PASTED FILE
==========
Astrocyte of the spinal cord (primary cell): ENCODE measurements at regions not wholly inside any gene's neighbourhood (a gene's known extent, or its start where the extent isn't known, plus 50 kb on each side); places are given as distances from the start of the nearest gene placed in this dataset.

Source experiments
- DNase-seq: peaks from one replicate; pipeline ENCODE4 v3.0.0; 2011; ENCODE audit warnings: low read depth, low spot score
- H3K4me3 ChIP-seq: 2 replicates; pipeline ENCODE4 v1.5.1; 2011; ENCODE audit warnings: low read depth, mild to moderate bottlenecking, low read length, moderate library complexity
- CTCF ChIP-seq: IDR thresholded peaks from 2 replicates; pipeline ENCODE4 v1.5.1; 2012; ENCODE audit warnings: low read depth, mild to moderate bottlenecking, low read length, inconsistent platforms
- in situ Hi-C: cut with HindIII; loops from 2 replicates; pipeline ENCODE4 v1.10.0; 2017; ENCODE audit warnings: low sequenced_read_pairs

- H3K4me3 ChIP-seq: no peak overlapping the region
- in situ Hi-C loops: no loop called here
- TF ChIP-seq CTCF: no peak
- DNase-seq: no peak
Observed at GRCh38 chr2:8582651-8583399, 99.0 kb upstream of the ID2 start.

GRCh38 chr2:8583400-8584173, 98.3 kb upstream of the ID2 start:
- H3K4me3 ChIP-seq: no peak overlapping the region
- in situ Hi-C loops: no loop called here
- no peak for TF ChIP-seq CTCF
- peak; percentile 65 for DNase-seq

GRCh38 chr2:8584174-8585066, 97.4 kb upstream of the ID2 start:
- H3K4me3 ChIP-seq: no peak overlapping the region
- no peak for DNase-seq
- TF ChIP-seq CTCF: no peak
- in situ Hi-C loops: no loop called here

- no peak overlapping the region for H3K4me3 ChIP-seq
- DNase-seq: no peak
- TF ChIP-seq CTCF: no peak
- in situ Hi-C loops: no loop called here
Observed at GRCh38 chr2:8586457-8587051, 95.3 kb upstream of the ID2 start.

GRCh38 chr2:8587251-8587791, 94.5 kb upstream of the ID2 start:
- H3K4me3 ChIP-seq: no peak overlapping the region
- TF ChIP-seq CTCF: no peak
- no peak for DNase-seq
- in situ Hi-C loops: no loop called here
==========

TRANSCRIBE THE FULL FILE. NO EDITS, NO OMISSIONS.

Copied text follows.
Astrocyte of the spinal cord (primary cell): ENCODE measurements at regions not wholly inside any gene's neighbourhood (a gene's known extent, or its start where the extent isn't known, plus 50 kb on each side); places are given as distances from the start of the nearest gene placed in this dataset.

Source experiments
- DNase-seq: peaks from one replicate; pipeline ENCODE4 v3.0.0; 2011; ENCODE audit warnings: low read depth, low spot score
- H3K4me3 ChIP-seq: 2 replicates; pipeline ENCODE4 v1.5.1; 2011; ENCODE audit warnings: low read depth, mild to moderate bottlenecking, low read length, moderate library complexity
- CTCF ChIP-seq: IDR thresholded peaks from 2 replicates; pipeline ENCODE4 v1.5.1; 2012; ENCODE audit warnings: low read depth, mild to moderate bottlenecking, low read length, inconsistent platforms
- in situ Hi-C: cut with HindIII; loops from 2 replicates; pipeline ENCODE4 v1.10.0; 2017; ENCODE audit warnings: low sequenced_read_pairs

- H3K4me3 ChIP-seq: no peak overlapping the region
- in situ Hi-C loops: no loop called here
- TF ChIP-seq CTCF: no peak
- DNase-seq: no peak
Observed at GRCh38 chr2:8582651-8583399, 99.0 kb upstream of the ID2 start.

GRCh38 chr2:8583400-8584173, 98.3 kb upstream of the ID2 start:
- H3K4me3 ChIP-seq: no peak overlapping the region
- in situ Hi-C loops: no loop called here
- no peak for TF ChIP-seq CTCF
- peak; percentile 65 for DNase-seq

GRCh38 chr2:8584174-8585066, 97.4 kb upstream of the ID2 start:
- H3K4me3 ChIP-seq: no peak overlapping the region
- no peak for DNase-seq
- TF ChIP-seq CTCF: no peak
- in situ Hi-C loops: no loop called here

- no peak overlapping the region for H3K4me3 ChIP-seq
- DNase-seq: no peak
- TF ChIP-seq CTCF: no peak
- in situ Hi-C loops: no loop called here
Observed at GRCh38 chr2:8586457-8587051, 95.3 kb upstream of the ID2 start.

GRCh38 chr2:8587251-8587791, 94.5 kb upstream of the ID2 start:
- H3K4me3 ChIP-seq: no peak overlapping the region
- TF ChIP-seq CTCF: no peak
- no peak for DNase-seq
- in situ Hi-C loops: no loop called here